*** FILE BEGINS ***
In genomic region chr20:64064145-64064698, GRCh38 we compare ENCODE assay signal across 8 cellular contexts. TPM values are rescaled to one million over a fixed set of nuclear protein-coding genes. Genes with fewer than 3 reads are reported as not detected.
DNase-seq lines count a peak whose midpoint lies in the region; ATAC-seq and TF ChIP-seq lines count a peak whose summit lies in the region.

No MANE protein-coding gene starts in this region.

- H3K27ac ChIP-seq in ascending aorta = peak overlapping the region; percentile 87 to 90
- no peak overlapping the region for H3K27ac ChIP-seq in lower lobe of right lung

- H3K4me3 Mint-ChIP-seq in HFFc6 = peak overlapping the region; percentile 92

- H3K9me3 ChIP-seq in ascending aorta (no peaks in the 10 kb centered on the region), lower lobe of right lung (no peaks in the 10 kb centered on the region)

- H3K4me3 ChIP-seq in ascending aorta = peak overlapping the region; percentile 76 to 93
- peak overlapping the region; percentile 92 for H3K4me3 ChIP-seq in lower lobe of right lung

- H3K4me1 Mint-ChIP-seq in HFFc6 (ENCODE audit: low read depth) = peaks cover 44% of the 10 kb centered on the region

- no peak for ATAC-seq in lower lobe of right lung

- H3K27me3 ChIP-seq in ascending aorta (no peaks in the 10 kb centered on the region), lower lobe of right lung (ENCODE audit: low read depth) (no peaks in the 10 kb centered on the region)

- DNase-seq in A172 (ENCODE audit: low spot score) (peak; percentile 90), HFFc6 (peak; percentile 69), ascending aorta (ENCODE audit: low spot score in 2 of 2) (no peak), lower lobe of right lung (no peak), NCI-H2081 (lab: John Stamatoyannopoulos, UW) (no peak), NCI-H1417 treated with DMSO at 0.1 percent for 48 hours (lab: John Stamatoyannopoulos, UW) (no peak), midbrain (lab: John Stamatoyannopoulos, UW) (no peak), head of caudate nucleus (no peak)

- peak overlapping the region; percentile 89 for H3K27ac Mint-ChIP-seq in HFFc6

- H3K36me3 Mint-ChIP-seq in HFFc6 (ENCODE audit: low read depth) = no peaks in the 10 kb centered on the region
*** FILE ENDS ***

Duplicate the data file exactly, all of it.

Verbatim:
In genomic region chr20:64064145-64064698, GRCh38 we compare ENCODE assay signal across 8 cellular contexts. TPM values are rescaled to one million over a fixed set of nuclear protein-coding genes. Genes with fewer than 3 reads are reported as not detected.
DNase-seq lines count a peak whose midpoint lies in the region; ATAC-seq and TF ChIP-seq lines count a peak whose summit lies in the region.

No MANE protein-coding gene starts in this region.

- H3K27ac ChIP-seq in ascending aorta = peak overlapping the region; percentile 87 to 90
- no peak overlapping the region for H3K27ac ChIP-seq in lower lobe of right lung

- H3K4me3 Mint-ChIP-seq in HFFc6 = peak overlapping the region; percentile 92

- H3K9me3 ChIP-seq in ascending aorta (no peaks in the 10 kb centered on the region), lower lobe of right lung (no peaks in the 10 kb centered on the region)

- H3K4me3 ChIP-seq in ascending aorta = peak overlapping the region; percentile 76 to 93
- peak overlapping the region; percentile 92 for H3K4me3 ChIP-seq in lower lobe of right lung

- H3K4me1 Mint-ChIP-seq in HFFc6 (ENCODE audit: low read depth) = peaks cover 44% of the 10 kb centered on the region

- no peak for ATAC-seq in lower lobe of right lung

- H3K27me3 ChIP-seq in ascending aorta (no peaks in the 10 kb centered on the region), lower lobe of right lung (ENCODE audit: low read depth) (no peaks in the 10 kb centered on the region)

- DNase-seq in A172 (ENCODE audit: low spot score) (peak; percentile 90), HFFc6 (peak; percentile 69), ascending aorta (ENCODE audit: low spot score in 2 of 2) (no peak), lower lobe of right lung (no peak), NCI-H2081 (lab: John Stamatoyannopoulos, UW) (no peak), NCI-H1417 treated with DMSO at 0.1 percent for 48 hours (lab: John Stamatoyannopoulos, UW) (no peak), midbrain (lab: John Stamatoyannopoulos, UW) (no peak), head of caudate nucleus (no peak)

- peak overlapping the region; percentile 89 for H3K27ac Mint-ChIP-seq in HFFc6

- H3K36me3 Mint-ChIP-seq in HFFc6 (ENCODE audit: low read depth) = no peaks in the 10 kb centered on the region